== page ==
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Statoil Secures Northeast Transportation for Marcellus Production

Norwegian oil and gas giant Statoil ASA last week increased its stake in emerging U.S. shale gas development by inking transportation agreements to carry its Marcellus Shale production from Pennsylvania to markets in New Jersey and New York.

Statoil's U.S. subsidiary Statoil Natural Gas (SNG) completed transportation agreements with El Paso Corp.'s Tennessee Gas Pipeline and Spectra Energy Corp.'s Texas Eastern Transmission that will allow it to transport up to 200 MMcf/d directly from the northern Marcellus production area to New York City and the surrounding areas. Financial terms of the transaction were not disclosed.

"This is an important breakthrough for Statoil's gas marketing position in the U.S.," said Rune Bjornson, Statoil's executive vice president for Natural Gas. "These agreements secure access to some of the main pipeline systems for gas in the New York City area and thereby help maximize the value of our gas produced in the Marcellus Shale. We expect that this will create attractive sales opportunities in New York City, New Jersey and surrounding areas in what is regarded the most attractive gas market in the U.S."

Statoil gained its stake in the Marcellus Shale play when it acquired a 32.5% interest in Chesapeake Energy's acreage in the area in November 2008 in a $3.38 billion deal (see NGI, Nov. 17, 2008). Approximately $1.25 billion was paid for the stake with $2.13 billion set aside to fund 75% of drilling and completion costs from 2009 to 2012.

Statoil on Tuesday reiterated its target that equity production from the Marcellus Shale gas play will increase to at least 50,000 boe/d in 2012 and at least 200,000 boe/d after 2020.

The company said the transportation capacity contracts are expected to commence in November 2013 after project permitting and construction has been completed on the pipeline expansions. The total capacity of Tennessee Gas Pipeline's Northeast Upgrade Project, which will link Tennessee's 300 Line in Pennsylvania to an interconnect in New Jersey, is approximately 620 MMcf/d. Tennessee is targeting a Nov. 1, 2013 in-service date.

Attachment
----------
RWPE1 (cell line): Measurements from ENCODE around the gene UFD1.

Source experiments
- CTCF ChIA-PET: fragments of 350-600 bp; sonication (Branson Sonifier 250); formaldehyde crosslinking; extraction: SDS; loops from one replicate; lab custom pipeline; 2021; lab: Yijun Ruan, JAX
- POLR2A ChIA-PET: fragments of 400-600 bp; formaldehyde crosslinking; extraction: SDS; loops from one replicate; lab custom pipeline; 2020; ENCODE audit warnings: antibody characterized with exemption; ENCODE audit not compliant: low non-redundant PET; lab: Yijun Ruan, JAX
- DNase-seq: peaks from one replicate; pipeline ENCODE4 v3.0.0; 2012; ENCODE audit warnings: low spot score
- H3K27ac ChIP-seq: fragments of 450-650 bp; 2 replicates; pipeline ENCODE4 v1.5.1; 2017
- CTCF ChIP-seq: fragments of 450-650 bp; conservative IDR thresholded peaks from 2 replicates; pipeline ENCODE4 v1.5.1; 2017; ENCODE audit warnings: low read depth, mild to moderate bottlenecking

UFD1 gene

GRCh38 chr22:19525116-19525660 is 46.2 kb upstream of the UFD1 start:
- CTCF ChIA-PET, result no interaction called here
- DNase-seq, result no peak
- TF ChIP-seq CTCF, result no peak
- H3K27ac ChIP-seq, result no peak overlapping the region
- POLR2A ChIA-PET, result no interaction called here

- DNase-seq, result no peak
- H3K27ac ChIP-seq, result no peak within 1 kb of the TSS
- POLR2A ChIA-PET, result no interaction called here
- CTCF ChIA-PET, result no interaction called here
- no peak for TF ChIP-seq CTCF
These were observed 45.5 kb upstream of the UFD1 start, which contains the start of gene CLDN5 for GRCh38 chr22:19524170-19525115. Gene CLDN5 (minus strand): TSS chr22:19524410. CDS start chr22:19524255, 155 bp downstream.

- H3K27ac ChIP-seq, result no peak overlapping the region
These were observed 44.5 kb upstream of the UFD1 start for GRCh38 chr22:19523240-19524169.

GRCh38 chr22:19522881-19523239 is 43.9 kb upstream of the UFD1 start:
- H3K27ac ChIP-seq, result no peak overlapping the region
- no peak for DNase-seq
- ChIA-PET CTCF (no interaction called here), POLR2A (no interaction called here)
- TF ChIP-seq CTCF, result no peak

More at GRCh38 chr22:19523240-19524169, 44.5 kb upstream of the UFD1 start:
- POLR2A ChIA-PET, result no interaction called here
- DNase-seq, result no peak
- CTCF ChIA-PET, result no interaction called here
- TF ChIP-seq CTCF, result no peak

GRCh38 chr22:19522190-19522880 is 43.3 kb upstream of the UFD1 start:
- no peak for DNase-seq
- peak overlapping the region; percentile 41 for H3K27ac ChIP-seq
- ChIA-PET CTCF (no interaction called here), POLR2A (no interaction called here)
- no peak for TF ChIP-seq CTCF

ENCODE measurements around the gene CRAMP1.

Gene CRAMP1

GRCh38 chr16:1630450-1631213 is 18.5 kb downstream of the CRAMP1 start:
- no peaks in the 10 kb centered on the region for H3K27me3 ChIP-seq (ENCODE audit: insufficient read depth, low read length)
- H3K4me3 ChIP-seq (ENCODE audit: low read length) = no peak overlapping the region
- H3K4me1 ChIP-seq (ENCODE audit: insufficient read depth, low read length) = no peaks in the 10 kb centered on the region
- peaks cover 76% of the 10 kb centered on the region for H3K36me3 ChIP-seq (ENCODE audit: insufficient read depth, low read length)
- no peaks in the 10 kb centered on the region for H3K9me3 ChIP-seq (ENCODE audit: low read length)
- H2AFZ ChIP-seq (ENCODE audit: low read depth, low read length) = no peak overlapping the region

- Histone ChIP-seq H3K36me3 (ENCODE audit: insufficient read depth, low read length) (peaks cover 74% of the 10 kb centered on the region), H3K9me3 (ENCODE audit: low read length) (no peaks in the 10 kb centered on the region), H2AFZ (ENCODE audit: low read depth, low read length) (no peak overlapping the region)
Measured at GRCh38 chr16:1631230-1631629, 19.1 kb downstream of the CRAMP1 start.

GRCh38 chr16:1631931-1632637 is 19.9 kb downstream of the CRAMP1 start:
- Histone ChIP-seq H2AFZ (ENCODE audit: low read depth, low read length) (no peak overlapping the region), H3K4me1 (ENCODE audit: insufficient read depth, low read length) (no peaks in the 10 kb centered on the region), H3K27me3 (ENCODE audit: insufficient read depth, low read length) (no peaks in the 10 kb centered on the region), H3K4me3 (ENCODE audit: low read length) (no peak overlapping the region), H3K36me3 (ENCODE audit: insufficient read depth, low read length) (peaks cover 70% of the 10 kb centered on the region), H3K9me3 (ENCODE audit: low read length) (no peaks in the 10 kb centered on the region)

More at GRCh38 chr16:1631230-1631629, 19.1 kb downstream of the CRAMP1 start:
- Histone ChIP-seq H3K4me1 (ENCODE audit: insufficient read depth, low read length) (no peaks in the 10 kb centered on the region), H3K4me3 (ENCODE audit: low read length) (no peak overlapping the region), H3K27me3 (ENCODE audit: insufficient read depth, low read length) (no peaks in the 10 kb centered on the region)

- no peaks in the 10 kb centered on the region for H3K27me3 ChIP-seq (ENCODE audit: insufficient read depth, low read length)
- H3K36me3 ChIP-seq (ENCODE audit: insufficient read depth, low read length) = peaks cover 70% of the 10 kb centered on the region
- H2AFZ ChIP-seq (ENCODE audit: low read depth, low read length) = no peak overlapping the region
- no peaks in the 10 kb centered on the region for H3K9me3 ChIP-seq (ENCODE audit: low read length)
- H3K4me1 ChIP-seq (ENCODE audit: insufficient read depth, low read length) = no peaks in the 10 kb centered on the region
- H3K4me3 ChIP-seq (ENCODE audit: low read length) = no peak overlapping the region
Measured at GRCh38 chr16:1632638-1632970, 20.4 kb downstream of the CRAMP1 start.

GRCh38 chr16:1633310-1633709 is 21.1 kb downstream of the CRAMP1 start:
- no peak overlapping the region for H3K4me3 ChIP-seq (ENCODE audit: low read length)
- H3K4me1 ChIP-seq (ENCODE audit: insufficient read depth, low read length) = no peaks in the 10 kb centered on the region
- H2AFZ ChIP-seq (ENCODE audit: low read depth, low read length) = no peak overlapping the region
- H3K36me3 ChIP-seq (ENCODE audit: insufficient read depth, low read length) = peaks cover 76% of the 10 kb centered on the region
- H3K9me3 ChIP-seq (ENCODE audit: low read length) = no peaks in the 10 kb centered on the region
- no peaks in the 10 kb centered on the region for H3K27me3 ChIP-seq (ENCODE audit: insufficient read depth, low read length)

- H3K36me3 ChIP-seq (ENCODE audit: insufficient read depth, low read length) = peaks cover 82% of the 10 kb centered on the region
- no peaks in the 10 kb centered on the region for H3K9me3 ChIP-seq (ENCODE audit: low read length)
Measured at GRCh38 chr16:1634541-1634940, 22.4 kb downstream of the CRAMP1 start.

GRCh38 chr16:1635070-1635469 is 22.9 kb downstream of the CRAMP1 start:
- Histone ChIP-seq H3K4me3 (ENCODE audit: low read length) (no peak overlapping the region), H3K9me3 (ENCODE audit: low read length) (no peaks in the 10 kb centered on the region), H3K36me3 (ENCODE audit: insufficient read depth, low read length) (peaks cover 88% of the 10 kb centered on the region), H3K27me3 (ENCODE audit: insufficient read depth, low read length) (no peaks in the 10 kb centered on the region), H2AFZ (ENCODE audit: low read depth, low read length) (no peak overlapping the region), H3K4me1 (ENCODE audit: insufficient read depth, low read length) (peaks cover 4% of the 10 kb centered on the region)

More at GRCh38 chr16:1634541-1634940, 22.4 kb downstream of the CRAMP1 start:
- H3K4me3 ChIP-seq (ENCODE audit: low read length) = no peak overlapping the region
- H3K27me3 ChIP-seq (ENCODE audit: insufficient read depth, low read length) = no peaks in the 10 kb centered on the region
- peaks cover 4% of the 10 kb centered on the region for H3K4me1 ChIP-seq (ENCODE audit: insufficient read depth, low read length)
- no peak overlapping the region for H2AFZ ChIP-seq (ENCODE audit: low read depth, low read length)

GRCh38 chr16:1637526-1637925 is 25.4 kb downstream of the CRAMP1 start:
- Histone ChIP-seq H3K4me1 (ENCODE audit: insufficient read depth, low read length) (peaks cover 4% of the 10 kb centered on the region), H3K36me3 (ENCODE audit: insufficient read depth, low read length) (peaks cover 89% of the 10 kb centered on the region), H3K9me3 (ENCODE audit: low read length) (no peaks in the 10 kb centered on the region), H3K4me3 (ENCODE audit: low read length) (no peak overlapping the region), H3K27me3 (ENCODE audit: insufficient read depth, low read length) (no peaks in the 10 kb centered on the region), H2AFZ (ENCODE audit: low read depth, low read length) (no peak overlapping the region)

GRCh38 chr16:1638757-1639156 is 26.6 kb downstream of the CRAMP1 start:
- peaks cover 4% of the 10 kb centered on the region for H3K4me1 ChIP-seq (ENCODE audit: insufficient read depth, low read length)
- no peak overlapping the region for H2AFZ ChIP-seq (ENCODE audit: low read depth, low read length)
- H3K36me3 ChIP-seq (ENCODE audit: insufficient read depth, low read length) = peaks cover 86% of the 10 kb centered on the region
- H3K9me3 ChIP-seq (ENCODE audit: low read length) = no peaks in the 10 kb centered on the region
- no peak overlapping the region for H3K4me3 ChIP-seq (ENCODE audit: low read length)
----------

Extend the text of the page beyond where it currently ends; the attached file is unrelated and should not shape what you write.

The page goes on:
The capacity of Texas Eastern's New York area project, which will transport Marcellus gas to New Jersey and New York, is approximately 800 MMcf/d (see NGI, Jan. 4). It is expected to be in service in the fourth quarter of 2013.

Chesapeake Energy, through its subsidiary Chesapeake Energy Marketing (CEM), has reserved 419 MMcf/d and Statoil has 200 MMcf/d in the case of the Tennessee project. CEM has 430 MMcf/d, Statoil has 200 MMcf/d and Consolidated Edison has 170 MMcf/d reserved in the case of the Texas Eastern project.

"The Manhattan area of New York City is in our view a particularly interesting market with strong underlying gas demand growth due to its large and growing population, commercial growth and the environmental benefits due to increased fuel switching from heavy oil," said Hilde Nafstad, who is heading up SNG.

Statoil, which has been one of the leading players in the deepwater Gulf of Mexico, has been looking to expand its U.S. gas portfolio in recent years (see NGI, March 10, 2008; Sept. 11, 2006).

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